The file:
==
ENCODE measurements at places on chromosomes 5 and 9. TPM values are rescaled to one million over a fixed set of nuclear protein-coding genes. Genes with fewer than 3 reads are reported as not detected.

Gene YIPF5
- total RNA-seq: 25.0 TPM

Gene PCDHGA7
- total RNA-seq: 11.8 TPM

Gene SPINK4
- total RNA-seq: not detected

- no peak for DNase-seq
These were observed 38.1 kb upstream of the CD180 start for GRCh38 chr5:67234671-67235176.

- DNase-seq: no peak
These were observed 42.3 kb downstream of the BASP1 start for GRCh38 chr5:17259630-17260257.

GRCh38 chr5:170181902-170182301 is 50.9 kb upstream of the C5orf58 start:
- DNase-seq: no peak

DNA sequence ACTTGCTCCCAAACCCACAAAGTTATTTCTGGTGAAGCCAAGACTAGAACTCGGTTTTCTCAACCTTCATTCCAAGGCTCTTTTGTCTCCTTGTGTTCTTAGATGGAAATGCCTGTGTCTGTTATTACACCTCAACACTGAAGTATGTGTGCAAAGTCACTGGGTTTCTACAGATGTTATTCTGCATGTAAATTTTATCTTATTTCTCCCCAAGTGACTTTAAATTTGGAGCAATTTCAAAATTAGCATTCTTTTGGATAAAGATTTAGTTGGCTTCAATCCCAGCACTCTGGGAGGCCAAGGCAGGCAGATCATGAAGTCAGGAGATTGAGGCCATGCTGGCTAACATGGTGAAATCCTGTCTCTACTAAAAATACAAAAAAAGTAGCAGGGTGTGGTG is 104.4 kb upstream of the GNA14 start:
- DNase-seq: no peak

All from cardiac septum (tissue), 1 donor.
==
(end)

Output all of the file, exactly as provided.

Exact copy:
ENCODE measurements at places on chromosomes 5 and 9. TPM values are rescaled to one million over a fixed set of nuclear protein-coding genes. Genes with fewer than 3 reads are reported as not detected.

Gene YIPF5
- total RNA-seq: 25.0 TPM

Gene PCDHGA7
- total RNA-seq: 11.8 TPM

Gene SPINK4
- total RNA-seq: not detected

- no peak for DNase-seq
These were observed 38.1 kb upstream of the CD180 start for GRCh38 chr5:67234671-67235176.

- DNase-seq: no peak
These were observed 42.3 kb downstream of the BASP1 start for GRCh38 chr5:17259630-17260257.

GRCh38 chr5:170181902-170182301 is 50.9 kb upstream of the C5orf58 start:
- DNase-seq: no peak

DNA sequence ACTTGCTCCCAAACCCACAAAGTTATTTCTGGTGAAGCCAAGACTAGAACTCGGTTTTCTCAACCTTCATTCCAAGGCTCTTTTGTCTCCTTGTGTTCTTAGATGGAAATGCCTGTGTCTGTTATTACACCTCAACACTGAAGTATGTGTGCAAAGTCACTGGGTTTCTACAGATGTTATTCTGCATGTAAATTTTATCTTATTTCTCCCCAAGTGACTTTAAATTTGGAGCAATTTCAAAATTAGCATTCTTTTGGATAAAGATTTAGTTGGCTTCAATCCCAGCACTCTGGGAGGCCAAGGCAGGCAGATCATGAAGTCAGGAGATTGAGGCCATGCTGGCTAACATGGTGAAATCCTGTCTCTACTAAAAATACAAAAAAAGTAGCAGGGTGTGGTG is 104.4 kb upstream of the GNA14 start:
- DNase-seq: no peak

All from cardiac septum (tissue), 1 donor.